In a historic first, all 15 judges on the court will be convened to hear the challenge to the controversial law, and is expected to last no longer than a couple of days. The court must issue its ruling though by January 12, 2024, because of a retirement coming up on the bench.

In an interview with CNN in July, Prime Minister Netanyahu refused to commit to abiding by a potential Supreme Court decision to strike down the law, which he and his allies say is necessary to rein in an activist judiciary that is not accountable to the will of the people.

The anti-judicial overhaul demonstrations are now the longest and largest protest movement in Israeli history.

It started when Netanyahu took back power late last year – leading the most right-wing and religious coalition ever to hold power.

And though judicial reform was barely, if ever, mentioned during Netanyahu’s election campaign, it quickly became the main issue when Justice Minister Yariv Levin announced the sweeping plans days after being sworn in.

The original proposals included reshaping how Supreme Court justices are selected, taking away some of its powers to nullify government actions, significantly limiting the authority of government legal advisers, and even giving parliament the power in certain cases to overturn Supreme Court rulings with a simple majority.

Netanyahu’s coalition said the changes were necessary to rebalance the branches of government, claiming that the Supreme Court had become insular and elitist, and held too much power over the democratically elected legislators. Opponents saw the reforms as a power grab for the ultra-Orthodox and settler movements and as a way to help Netanyahu as he faces an ongoing corruption case – charges he has vehemently denied.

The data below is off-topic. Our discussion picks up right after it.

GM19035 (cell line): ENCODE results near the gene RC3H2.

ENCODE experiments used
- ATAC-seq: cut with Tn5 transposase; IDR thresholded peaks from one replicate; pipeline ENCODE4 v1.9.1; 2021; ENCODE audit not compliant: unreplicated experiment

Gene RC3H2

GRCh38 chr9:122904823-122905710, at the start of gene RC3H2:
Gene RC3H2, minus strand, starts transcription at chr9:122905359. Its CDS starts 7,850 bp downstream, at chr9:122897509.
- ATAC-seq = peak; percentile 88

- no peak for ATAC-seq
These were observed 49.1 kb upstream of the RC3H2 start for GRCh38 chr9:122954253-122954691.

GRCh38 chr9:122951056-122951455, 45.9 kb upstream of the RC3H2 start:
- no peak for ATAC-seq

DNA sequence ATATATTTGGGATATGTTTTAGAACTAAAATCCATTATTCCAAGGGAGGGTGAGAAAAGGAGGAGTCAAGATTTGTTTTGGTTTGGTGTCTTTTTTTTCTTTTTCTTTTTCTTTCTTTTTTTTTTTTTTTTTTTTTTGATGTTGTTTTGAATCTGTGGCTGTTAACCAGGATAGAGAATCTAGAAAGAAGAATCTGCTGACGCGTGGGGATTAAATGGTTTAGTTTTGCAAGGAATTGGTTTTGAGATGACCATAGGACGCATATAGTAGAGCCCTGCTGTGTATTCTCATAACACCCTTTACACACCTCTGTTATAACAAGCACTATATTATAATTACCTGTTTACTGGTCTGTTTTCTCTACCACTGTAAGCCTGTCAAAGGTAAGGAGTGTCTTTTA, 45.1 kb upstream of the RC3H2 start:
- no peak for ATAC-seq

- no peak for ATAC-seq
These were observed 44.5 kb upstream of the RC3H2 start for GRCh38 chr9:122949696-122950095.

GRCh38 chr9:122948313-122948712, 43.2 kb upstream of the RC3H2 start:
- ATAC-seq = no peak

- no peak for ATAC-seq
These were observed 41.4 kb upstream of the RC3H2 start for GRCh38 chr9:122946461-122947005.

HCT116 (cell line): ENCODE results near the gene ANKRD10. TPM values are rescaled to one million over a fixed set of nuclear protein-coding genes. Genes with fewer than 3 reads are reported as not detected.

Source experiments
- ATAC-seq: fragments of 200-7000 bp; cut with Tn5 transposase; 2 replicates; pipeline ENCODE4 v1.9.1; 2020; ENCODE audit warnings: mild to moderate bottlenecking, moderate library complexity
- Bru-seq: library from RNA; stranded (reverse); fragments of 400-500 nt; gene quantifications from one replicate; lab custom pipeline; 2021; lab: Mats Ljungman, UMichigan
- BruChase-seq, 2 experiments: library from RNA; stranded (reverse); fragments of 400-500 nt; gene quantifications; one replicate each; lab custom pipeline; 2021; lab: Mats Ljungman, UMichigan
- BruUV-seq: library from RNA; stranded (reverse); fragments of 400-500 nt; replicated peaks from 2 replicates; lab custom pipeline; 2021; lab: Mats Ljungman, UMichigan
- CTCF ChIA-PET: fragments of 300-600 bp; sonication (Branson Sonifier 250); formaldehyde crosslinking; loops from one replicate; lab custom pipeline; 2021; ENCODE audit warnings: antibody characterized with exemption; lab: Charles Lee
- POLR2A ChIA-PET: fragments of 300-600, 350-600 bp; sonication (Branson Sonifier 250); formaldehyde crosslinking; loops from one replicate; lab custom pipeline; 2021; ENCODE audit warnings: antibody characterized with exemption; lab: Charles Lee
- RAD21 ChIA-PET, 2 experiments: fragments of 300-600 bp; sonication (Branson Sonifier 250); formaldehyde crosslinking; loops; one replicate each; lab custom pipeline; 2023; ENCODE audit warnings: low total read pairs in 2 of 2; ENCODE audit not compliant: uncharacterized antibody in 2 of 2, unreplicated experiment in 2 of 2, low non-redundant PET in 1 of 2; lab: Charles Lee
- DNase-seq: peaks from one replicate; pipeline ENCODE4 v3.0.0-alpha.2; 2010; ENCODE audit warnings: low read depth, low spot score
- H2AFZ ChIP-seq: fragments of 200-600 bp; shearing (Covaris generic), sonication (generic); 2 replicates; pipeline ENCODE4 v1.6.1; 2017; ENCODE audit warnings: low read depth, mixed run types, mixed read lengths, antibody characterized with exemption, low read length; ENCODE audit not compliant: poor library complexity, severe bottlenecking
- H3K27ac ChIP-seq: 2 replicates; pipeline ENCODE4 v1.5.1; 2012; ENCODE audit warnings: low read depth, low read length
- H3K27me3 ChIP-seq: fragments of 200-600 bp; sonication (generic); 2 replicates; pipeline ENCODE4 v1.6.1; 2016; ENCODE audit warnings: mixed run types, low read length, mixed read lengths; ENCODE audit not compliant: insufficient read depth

Although aspects of the reforms have been dropped or softened since their initial rollout, the demonstrations have grown and morphed into a wider protest movement against the government, whose far-right ministers like Bezalel Smotrich and Itamar Ben Gvir have made controversial statements about Israeli society and about Palestinians that have raised concerns from international allies.

Many Israelis, both those for and against the judicial changes, say Israel is risking tearing itself apart, and that the judicial overhaul is just one aspect of what’s really fueling the divide – the battle between secular and religious, settler and not.

“Every single Western democracy experiences an identity crisis in its third or fourth generation. Who are we?… What are we here for? And in Israel? The crisis is whether we are Jewish and democratic state, or a democratic and Jewish state. What is the 51%? And what is the 49%? Is it a strawberry banana yogurt, or a banana strawberry yogurt?” Segal said.

The judicial overhaul and the government’s actions have not only sparked the massive protest movement that has regularly shut down some of Israel’s busiest roads and highways, but it’s also affected everything from Israel’s military, to its economy, and its international relations.

Thousands of military reservists and even some active duty soldiers have vowed not to serve if the judicial overhaul went into effect. Banks and credit ratings agencies warned about the stability of Israel’s business climate as a result of the reforms. Israel’s famous high-tech community has been unanimous in expressing deep concern over the plans, and Israel’s security establishment, including former military generals, chiefs of staff, Ministers of Defense, and chiefs of Israel’s security and intelligence agencies have said such changes would or have already weakened Israel’s security.